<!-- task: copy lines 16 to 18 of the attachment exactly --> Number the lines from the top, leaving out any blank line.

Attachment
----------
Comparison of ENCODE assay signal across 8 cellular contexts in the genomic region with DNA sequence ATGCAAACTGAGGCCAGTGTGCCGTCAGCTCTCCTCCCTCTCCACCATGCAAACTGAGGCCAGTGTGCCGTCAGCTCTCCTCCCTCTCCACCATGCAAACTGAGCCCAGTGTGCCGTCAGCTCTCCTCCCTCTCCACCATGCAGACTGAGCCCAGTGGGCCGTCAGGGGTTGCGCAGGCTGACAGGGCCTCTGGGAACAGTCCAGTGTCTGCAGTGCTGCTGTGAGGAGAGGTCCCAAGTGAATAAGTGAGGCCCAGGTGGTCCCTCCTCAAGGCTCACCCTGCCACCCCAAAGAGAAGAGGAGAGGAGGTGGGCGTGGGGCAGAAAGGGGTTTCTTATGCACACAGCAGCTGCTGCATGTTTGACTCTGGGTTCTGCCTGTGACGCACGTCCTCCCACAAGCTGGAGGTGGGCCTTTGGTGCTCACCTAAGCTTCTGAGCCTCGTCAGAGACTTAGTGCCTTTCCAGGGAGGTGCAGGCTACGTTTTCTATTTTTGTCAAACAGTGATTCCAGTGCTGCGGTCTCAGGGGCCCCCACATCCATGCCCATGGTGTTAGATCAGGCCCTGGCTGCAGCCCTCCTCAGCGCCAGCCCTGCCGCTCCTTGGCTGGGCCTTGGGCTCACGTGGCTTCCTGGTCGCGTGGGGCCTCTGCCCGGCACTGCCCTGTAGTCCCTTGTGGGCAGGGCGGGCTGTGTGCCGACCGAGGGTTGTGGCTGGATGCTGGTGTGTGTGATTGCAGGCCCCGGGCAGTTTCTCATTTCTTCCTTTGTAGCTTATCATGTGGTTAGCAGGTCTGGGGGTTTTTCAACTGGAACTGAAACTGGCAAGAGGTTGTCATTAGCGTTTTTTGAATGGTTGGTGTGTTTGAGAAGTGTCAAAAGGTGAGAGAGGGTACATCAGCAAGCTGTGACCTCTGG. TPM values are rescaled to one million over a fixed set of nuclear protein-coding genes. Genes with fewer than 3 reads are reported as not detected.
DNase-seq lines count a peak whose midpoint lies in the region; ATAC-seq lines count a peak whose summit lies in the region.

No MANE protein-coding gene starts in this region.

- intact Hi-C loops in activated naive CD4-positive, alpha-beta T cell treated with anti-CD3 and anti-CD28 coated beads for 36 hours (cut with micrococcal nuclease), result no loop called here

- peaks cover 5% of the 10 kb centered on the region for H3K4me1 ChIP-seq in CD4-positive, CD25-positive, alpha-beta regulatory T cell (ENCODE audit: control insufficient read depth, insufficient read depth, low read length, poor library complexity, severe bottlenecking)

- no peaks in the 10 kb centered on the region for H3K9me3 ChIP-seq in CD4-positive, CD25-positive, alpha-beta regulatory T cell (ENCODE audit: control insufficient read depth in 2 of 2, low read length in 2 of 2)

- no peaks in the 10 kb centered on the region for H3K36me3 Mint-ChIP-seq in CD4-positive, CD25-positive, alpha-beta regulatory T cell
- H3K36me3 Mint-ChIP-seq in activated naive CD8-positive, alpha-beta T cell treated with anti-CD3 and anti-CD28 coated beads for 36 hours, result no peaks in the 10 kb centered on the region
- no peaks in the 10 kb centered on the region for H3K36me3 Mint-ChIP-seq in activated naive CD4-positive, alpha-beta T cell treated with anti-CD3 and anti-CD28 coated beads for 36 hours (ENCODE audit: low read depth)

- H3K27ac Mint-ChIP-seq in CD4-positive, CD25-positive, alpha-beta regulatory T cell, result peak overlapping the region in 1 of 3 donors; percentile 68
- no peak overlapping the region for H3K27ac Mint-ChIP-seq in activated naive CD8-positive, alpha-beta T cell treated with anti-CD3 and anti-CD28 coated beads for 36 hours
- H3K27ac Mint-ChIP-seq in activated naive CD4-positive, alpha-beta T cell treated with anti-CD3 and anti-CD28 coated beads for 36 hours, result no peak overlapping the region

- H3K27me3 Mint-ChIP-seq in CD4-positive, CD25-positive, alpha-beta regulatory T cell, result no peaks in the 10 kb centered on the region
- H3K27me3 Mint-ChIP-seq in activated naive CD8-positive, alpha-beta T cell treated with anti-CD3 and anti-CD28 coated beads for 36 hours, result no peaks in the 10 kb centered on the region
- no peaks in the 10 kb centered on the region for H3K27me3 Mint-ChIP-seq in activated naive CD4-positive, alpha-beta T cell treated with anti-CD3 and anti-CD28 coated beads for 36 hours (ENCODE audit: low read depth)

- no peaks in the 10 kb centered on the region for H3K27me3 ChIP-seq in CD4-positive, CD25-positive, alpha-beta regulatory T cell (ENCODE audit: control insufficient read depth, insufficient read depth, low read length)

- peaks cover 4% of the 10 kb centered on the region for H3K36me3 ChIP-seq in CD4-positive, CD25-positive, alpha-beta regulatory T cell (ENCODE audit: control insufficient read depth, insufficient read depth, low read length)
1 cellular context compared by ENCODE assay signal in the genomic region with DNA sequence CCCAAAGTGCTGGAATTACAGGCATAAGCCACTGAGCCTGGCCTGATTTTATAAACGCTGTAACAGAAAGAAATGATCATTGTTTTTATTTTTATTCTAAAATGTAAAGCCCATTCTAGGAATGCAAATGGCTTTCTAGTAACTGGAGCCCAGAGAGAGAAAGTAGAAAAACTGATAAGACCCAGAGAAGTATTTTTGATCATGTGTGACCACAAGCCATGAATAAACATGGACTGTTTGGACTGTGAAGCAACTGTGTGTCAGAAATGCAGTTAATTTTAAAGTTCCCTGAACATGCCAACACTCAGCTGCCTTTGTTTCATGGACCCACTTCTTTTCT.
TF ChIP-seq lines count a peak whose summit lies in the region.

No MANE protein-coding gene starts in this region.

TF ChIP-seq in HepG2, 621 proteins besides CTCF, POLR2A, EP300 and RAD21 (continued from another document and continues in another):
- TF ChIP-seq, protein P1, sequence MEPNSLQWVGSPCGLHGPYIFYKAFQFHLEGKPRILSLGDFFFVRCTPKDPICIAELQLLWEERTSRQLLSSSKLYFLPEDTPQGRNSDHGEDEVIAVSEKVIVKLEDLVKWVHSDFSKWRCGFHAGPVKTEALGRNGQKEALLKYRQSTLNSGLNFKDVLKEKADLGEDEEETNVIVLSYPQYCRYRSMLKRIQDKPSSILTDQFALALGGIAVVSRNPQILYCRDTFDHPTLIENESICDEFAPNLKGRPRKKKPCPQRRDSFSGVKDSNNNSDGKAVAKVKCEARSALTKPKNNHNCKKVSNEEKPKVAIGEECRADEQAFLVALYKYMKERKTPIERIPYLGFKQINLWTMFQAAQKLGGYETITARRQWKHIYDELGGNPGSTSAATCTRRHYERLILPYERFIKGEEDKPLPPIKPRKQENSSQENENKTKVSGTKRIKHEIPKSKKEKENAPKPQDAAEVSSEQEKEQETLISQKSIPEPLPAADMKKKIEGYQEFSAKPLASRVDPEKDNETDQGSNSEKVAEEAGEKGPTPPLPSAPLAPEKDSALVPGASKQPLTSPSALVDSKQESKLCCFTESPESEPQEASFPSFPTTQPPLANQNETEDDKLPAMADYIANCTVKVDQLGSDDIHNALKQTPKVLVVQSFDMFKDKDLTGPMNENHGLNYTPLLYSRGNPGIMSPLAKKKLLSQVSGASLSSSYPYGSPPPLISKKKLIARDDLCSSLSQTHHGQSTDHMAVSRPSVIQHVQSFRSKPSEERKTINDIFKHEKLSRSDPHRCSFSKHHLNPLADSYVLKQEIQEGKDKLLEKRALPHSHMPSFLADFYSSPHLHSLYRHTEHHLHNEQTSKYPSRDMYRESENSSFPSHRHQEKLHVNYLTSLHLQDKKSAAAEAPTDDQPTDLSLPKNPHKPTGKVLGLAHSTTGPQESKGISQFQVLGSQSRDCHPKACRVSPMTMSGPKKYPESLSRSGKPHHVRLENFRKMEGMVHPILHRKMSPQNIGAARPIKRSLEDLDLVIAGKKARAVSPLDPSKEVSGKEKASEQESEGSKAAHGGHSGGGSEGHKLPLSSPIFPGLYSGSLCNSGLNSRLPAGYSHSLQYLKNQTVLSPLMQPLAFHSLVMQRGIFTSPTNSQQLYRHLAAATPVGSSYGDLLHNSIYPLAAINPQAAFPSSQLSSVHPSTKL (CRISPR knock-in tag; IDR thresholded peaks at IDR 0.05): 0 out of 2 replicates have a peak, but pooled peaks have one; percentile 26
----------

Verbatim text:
- no peaks in the 10 kb centered on the region for H3K27me3 ChIP-seq in CD4-positive, CD25-positive, alpha-beta regulatory T cell (ENCODE audit: control insufficient read depth, insufficient read depth, low read length)

- peaks cover 4% of the 10 kb centered on the region for H3K36me3 ChIP-seq in CD4-positive, CD25-positive, alpha-beta regulatory T cell (ENCODE audit: control insufficient read depth, insufficient read depth, low read length)
1 cellular context compared by ENCODE assay signal in the genomic region with DNA sequence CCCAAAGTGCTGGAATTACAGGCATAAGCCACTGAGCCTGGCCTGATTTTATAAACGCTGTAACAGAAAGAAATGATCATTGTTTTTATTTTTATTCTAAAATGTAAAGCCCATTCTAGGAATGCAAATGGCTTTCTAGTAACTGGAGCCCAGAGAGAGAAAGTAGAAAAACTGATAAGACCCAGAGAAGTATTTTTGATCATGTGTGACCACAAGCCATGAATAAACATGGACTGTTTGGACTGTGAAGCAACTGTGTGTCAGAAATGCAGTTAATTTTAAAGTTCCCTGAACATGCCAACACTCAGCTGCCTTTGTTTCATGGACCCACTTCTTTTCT.